“Original Kink”: A Reading and Conversation with Jubi Arriola-Headley
7-8 p.m. March 4
Jubi Arriola-Headley (he/him or they/them) is a Black queer poet, storyteller, and first-generation United Statesian who lives with his husband in South Florida and whose work explores themes of manhood, vulnerability, rage, tenderness and joy. He’s a 2018 PEN America Emerging Voices Fellow, holds an MFA from the University of Miami, and his poems have been published with Ambit, Beloit Poetry Journal, Literary Hub, Nimrod, Southern Humanities Review, The Nervous Breakdown, & elsewhere. Jubi’s debut collection of poems, “Original Kink,” is available now from Sibling Rivalry Press. This program is made possible through a grant by the University of Pittsburgh's Year of Engagement. Register here for the Zoom link
Book launch: “The Water Defenders: How Ordinary People Saved a Country from Corporate Greed” by Robin Broad and John Cavanagh
Noon-1:30 p.m. March 5
Countless communities across the world, from Flint, Mich., to the Standing Rock Reservation to the Gualcarque River in Honduras, have used the phrase “Water is Life” as a rallying cry against powerful corporations that value profits over the environment and the health of local communities. In 2002, a small group of citizens in El Salvador joined this global community of water defenders when representatives from multinational mining company Pac Rim appeared in their home province of Cabañas. This ignited a fight against corporate power that would last for over a decade. In “The Water Defenders: How Ordinary People Saved A Country from Corporate Greed,” Robin Broad and John Cavanagh tell the harrowing, inspiring saga of El Salvador’s fight — and historic victory — to save their water, and their communities. This event is being co-sponsored by: Department of Sociology, the Global Studies Center, Graduate School of Public Health, Graduate School of Public and International Affairs, and Pittsburgh Collaboratory for Water. Register for webinar link.
“Almost Too Tight to Love”: A Reading & Conversation with Savannah Sipple
7-8 p.m. March 11
Savannah Sipple is the author of “WWJD & Other Poems” (Sibling Rivalry Press, 2019), which was included on the American Library Association's Over the Rainbow Recommended LGBTQ Reading List. It explores what it is to be a queer woman in Appalachia and is rooted in its culture and in her body. A writer from east Kentucky, her writing has recently been published in Go Magazine, Southern Cultures, Split This Rock, Salon, Appalachian Heritage, Waxwing, and other places. A professor, editor and writing mentor, Sipple resides in Lexington with her wife. This program is made possible through a grant by the University of Pittsburgh's Year of Engagement. Register here for the Zoom link.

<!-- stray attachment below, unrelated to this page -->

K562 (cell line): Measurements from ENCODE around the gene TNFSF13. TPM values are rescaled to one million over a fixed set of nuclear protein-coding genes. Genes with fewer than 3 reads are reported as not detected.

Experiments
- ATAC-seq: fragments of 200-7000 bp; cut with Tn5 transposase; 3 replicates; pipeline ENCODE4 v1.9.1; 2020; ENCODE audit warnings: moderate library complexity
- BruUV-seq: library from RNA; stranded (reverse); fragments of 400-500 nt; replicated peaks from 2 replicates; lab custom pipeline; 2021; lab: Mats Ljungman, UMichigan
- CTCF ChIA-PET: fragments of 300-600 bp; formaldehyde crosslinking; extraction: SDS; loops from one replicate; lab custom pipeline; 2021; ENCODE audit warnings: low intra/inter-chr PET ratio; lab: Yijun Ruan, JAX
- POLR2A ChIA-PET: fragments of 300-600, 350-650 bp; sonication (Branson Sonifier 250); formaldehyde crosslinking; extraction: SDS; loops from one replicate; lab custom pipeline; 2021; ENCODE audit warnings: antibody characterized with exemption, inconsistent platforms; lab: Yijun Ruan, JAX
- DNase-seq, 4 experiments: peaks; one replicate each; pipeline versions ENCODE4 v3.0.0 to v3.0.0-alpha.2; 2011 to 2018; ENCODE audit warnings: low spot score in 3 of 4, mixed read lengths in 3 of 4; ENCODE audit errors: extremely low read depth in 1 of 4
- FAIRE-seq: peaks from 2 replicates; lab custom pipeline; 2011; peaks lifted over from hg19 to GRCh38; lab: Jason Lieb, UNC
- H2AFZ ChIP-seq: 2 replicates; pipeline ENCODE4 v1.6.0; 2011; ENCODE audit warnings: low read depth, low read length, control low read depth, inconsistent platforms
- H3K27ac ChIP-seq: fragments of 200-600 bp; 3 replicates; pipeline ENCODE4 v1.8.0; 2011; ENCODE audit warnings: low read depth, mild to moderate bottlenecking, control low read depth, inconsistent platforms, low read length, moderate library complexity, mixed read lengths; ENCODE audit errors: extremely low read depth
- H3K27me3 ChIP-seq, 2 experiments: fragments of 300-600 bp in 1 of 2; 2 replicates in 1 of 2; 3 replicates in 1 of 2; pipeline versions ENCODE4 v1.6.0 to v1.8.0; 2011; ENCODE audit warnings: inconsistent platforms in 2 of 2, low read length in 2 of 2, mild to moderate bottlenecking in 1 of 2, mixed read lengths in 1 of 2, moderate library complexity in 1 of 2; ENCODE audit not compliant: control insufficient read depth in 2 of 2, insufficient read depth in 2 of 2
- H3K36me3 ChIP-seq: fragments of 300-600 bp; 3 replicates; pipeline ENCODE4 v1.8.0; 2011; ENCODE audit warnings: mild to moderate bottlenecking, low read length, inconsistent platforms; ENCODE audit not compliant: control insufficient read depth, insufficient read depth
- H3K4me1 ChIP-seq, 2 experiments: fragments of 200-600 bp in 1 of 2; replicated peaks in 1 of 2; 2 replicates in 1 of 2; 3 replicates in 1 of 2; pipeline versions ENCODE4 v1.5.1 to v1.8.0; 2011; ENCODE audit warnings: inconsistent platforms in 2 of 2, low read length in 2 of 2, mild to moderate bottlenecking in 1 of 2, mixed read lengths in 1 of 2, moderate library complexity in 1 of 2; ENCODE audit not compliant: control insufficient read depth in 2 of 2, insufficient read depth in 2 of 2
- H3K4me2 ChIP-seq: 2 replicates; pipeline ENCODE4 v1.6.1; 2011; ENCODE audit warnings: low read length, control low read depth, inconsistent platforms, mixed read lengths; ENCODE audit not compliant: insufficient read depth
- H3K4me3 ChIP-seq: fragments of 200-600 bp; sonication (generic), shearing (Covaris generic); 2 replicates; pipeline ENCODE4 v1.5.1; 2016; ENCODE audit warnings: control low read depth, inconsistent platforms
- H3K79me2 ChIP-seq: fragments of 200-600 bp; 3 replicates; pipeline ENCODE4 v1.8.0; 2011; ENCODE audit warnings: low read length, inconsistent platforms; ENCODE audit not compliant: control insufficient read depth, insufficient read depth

“Writing Home: A Quaker Immigrant on the Ohio Frontier” (Bucknell University Press, 2020) by Donald Ulin, associate professor of English at Pitt–Bradford
Ulin has edited and annotated a book of letters from a 19th-century Quaker woman living on the Ohio frontier to her family in England, including Mary Howitt, one of the most popular writers of her day. The book covers five years of letters from Emma Alderson, ranging from messages of longing for her family written while still docked off Liverpool, England, to descriptions of ante-bellum Cincinnati, where she and her husband settled after a journey by canal to Pittsburgh and a posh steamship trip down the Ohio River. The letters, Ulin said, describe in depth many of the experiences of immigrants at the time — a two-month voyage by sailing ship, the challenges of winter, first impressions of a new land and people, the trials of freed and runaway slaves, Shaker life, rich landscapes, and much more.
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The University Times welcomes information about new books, journals, plays and musical compositions written or edited by faculty and staff.
Newly published works can be submitted through this link. Please keep the book descriptions short and accessible to a general audience.
Journals should be peer-reviewed. Self-published works will not be accepted. The listings also are restricted to complete works, because individual chapters, articles, works of art and poems would be too numerous.
We’ll also be highlighting some books and book talks with connections to Pitt.
If you have any questions, please contact editor Susan Jones at firstname.lastname@example.org or 412-244-4042.